Frank Slootman:

And also in sailing, you're always looking for new adventures, different platforms and things of that sort to sort of keep it interesting, continual learning experience and so on, rather than rinse and repeat. At the same time, I ended up in conversations with the lead director and investor at Snowflake. Somebody who I had known for many, many years, so at Sutter Hill Mike Speiser. And he and I were serving on another board together and every time we we'd go to our quarterly board meetings, we'd have lunch and discuss the state of a affairs in the world and blah, blah, blah, sort of thing people do in Silicon Valley.

Frank Slootman:

And he always talked about Snowflake because it was a very exciting company to him and I didn't know that much about it, but enough to have a conversation. And that went on literally for years, okay? So, I just had some peripheral view of the company, as well as its strategic challenges, by the way. But one day, and this was in March of 2019 and he said, "What would it take for you to take the helm?" He was pretty smart to use nautical expressions in that conversation, take the helm at Snowflake.

Frank Slootman:

And I was like completely taken aback because there not a single thread thinking about that, considering that, considering any role of any sorts. I mean, I was just in my way of life and I was going to stay there till the end of time. So, it sort of lit a fire under me, just the prospect of doing that, it just kind of brought me back from my burned out state in 2017 to two years, feeling incredibly challenged, energized, and sort of having a new leash on life, if you will take on something like that.

Frank Slootman:

And the reason that I found it so interesting is technology was mesmerizing. Everything in our world starts with technology, starts with architecture, okay? And that is a common thread through all our companies. You cannot sell your way through a crappy product, okay? A lot of people think that that's possible, but there's a real limit to what salespeople can and can't do. But then, there's new platforms in terms of the Public Clouds, right?

Frank Slootman:

There's new business models. We now use consumption models instead of subscription models. New competitors, new partner ecosystems, so it was like, "Wow, this is the future." And by the way, data is going to, some people have referred to it as a new currency to new oil, whatever you want to call it, but. And when the whole world goes direct to consumer and it becomes disintermediated and goes wholly digital, the role of data obviously becomes insanely important. It becomes the beating heart of a modern enterprise.

Frank Slootman:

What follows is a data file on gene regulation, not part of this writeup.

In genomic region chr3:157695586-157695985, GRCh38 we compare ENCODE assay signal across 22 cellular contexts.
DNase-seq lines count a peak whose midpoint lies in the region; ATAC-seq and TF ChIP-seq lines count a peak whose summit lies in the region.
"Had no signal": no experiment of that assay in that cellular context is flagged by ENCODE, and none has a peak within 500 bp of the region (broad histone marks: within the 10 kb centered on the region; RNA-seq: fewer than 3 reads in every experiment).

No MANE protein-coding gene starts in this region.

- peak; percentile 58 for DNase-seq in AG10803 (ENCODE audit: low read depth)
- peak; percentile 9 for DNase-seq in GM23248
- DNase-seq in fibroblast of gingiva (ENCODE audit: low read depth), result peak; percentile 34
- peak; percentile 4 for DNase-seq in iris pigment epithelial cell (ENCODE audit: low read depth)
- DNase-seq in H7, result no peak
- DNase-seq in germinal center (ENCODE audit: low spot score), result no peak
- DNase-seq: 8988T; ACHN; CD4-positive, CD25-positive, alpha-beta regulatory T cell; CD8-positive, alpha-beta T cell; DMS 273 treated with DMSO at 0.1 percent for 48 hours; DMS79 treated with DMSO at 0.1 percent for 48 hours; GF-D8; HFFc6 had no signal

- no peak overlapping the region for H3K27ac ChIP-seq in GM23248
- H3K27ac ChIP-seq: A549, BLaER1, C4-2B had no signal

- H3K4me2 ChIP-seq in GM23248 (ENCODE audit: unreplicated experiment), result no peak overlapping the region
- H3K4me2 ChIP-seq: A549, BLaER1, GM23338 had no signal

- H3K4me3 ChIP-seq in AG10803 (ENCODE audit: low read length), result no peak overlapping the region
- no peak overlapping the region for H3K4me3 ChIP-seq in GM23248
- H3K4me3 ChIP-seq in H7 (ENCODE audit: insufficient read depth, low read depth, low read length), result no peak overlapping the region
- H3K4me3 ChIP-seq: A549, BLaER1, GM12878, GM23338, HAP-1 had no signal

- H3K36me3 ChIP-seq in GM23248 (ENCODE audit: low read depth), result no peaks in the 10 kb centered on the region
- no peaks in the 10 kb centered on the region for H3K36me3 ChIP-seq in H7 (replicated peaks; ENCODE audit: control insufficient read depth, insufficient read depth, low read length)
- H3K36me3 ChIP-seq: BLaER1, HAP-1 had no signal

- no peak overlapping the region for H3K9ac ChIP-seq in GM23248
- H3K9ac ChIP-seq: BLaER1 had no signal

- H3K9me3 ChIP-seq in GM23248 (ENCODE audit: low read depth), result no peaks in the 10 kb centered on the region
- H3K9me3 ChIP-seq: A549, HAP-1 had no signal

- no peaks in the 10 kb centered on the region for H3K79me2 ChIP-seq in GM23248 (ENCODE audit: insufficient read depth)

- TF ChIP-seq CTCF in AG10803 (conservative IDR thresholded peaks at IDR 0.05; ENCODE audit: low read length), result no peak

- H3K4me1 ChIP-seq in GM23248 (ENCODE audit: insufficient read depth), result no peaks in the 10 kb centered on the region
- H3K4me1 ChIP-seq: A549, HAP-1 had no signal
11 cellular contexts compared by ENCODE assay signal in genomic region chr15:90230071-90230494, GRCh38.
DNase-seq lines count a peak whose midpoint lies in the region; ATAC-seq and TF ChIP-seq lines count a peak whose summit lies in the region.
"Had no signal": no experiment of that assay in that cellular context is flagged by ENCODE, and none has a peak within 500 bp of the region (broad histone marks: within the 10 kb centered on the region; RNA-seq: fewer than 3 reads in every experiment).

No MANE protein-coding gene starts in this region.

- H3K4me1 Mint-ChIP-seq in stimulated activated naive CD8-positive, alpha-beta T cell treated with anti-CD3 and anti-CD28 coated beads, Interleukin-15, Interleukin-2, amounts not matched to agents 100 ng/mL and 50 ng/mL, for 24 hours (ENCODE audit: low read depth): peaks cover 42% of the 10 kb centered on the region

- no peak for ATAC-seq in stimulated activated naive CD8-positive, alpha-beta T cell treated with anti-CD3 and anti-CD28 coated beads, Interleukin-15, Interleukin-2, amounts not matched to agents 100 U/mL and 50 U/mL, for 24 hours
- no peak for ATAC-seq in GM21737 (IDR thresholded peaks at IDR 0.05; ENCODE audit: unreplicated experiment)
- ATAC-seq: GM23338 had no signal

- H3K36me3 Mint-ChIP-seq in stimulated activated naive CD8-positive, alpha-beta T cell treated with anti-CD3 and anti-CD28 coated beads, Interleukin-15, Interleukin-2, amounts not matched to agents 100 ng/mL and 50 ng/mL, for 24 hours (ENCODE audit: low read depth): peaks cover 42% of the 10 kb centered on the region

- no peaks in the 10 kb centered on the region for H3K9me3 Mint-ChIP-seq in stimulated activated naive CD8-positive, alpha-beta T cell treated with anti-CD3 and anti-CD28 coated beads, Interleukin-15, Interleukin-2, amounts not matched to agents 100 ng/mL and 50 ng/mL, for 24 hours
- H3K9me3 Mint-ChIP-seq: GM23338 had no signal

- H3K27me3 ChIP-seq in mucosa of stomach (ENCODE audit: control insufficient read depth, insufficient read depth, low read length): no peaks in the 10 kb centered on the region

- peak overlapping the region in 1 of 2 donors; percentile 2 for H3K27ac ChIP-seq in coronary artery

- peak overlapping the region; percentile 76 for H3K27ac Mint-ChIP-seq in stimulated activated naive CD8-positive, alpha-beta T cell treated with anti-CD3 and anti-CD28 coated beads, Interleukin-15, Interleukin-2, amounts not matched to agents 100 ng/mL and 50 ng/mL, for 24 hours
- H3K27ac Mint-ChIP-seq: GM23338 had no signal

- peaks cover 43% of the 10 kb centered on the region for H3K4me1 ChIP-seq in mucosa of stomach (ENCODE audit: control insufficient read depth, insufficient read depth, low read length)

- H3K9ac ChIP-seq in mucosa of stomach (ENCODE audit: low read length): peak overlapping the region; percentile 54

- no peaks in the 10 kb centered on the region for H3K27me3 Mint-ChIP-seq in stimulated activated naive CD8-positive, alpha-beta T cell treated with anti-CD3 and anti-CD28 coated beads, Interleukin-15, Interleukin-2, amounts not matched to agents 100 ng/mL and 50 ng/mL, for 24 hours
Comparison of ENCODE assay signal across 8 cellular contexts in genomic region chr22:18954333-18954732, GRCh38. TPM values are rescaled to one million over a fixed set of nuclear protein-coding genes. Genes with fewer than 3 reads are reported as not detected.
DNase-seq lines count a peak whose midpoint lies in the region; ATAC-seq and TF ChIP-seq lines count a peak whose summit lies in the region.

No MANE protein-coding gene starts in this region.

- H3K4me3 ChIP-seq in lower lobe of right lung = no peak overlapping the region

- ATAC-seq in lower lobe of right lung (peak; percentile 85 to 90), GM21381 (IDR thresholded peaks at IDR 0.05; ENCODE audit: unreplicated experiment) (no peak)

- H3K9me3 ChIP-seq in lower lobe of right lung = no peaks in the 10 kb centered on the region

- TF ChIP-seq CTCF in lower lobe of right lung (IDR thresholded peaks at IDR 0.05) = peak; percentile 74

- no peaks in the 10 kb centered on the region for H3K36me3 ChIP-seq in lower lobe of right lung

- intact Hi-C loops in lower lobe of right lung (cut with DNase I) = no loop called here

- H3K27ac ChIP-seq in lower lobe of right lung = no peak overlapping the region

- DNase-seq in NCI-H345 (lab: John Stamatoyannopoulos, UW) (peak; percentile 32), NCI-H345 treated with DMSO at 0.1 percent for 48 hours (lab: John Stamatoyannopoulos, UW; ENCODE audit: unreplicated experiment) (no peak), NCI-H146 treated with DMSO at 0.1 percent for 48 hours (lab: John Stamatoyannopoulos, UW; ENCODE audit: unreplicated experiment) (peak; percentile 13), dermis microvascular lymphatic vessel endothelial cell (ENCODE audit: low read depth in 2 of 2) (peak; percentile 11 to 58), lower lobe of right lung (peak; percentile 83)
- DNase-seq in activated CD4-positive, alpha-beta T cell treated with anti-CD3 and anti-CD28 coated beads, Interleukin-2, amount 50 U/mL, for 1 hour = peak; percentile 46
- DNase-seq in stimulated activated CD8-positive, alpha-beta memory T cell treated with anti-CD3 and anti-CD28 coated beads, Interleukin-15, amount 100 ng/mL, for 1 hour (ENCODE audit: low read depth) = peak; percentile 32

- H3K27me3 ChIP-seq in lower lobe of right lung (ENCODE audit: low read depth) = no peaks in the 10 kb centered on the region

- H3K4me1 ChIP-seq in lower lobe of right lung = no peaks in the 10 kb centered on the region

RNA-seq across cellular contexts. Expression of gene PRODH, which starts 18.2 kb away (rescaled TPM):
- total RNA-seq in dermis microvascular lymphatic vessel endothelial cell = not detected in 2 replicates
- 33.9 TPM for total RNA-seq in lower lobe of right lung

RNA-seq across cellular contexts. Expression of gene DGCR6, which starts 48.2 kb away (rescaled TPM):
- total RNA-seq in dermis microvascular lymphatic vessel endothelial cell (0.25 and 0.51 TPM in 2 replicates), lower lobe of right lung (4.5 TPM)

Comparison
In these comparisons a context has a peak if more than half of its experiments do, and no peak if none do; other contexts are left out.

I use that expression a lot to say, "Look, data operations is going to become your core." I remember having a conversation with the CEO of a very large healthcare company. He was saying during the pandemic, he's like demand was up 60% over here, down 100% over there. He's like, "How do we run a supply chain?" Right. I mean, anecdotal observation has pretty much run its course. We cannot just read our emails and have a few phone conversations and know what's going on. You have to have data to partial reality, right?

Frank Slootman:

Now, most organizations are incredibly in up still in terms of their data promise. Insurance companies historically have not been because they are data companies by their essence, right? You guys are a data company, you know as well, right? You relate well to that way of thinking. But for many, many other enterprises, including a lot of banks actually in the world of financial services, because they operate through branches and very conventional brick and mortar ways of interacting with customers, all of a sudden, it has to change rapidly. So, we're going to be in the middle of that.

Frank Slootman:

It's a transformation that is still going on. And people are, are mesmerized by Snowflake results because they don't quite understand, where is this coming from? I mean, if you look historically at what platforms like ours have done, there is no relationship to the past with what Snowflake is doing now. I mean, people go from spending $50,000 a year to a million dollars a year in one year and they're like, and the CFOs go, "What the hell is this all about?" Right?

Frank Slootman:

Because they can't understand how spending categories can just explode overnight like that. But they do because the world is changing to digital and this is the essence of digital transformation. A term that gets used a little bit too much in too many places. But that is what digital transformation is. You're no longer using data to basically please a bunch of eyeballs, like, "Hope you like it. See what you can do with it" to data driving operations directly, right?

Frank Slootman: